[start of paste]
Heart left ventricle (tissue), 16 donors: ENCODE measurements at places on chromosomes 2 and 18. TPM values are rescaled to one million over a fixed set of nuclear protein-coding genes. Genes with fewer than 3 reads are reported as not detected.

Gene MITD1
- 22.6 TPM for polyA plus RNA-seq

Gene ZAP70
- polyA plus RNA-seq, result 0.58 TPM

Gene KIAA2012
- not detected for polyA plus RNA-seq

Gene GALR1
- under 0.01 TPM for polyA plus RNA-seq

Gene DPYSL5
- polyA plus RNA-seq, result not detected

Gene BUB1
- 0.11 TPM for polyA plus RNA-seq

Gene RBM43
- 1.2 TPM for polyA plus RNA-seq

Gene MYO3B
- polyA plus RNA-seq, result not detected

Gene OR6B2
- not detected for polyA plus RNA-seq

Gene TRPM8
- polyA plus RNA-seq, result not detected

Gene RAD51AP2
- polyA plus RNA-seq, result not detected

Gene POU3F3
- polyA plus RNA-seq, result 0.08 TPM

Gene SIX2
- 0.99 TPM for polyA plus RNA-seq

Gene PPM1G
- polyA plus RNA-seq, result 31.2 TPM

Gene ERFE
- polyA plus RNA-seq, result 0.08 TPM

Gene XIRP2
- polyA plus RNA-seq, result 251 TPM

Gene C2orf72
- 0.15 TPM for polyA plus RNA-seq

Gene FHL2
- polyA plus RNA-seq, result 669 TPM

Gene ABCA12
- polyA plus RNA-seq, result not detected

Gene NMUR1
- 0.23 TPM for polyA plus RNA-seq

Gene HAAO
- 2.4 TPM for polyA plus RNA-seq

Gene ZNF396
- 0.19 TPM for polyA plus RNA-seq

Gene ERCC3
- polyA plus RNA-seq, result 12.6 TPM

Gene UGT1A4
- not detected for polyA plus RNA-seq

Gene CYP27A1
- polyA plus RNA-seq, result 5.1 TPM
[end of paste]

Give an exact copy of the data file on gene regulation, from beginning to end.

Heart left ventricle (tissue), 16 donors: ENCODE measurements at places on chromosomes 2 and 18. TPM values are rescaled to one million over a fixed set of nuclear protein-coding genes. Genes with fewer than 3 reads are reported as not detected.

Gene MITD1
- 22.6 TPM for polyA plus RNA-seq

Gene ZAP70
- polyA plus RNA-seq, result 0.58 TPM

Gene KIAA2012
- not detected for polyA plus RNA-seq

Gene GALR1
- under 0.01 TPM for polyA plus RNA-seq

Gene DPYSL5
- polyA plus RNA-seq, result not detected

Gene BUB1
- 0.11 TPM for polyA plus RNA-seq

Gene RBM43
- 1.2 TPM for polyA plus RNA-seq

Gene MYO3B
- polyA plus RNA-seq, result not detected

Gene OR6B2
- not detected for polyA plus RNA-seq

Gene TRPM8
- polyA plus RNA-seq, result not detected

Gene RAD51AP2
- polyA plus RNA-seq, result not detected

Gene POU3F3
- polyA plus RNA-seq, result 0.08 TPM

Gene SIX2
- 0.99 TPM for polyA plus RNA-seq

Gene PPM1G
- polyA plus RNA-seq, result 31.2 TPM

Gene ERFE
- polyA plus RNA-seq, result 0.08 TPM

Gene XIRP2
- polyA plus RNA-seq, result 251 TPM

Gene C2orf72
- 0.15 TPM for polyA plus RNA-seq

Gene FHL2
- polyA plus RNA-seq, result 669 TPM

Gene ABCA12
- polyA plus RNA-seq, result not detected

Gene NMUR1
- 0.23 TPM for polyA plus RNA-seq

Gene HAAO
- 2.4 TPM for polyA plus RNA-seq

Gene ZNF396
- 0.19 TPM for polyA plus RNA-seq

Gene ERCC3
- polyA plus RNA-seq, result 12.6 TPM

Gene UGT1A4
- not detected for polyA plus RNA-seq

Gene CYP27A1
- polyA plus RNA-seq, result 5.1 TPM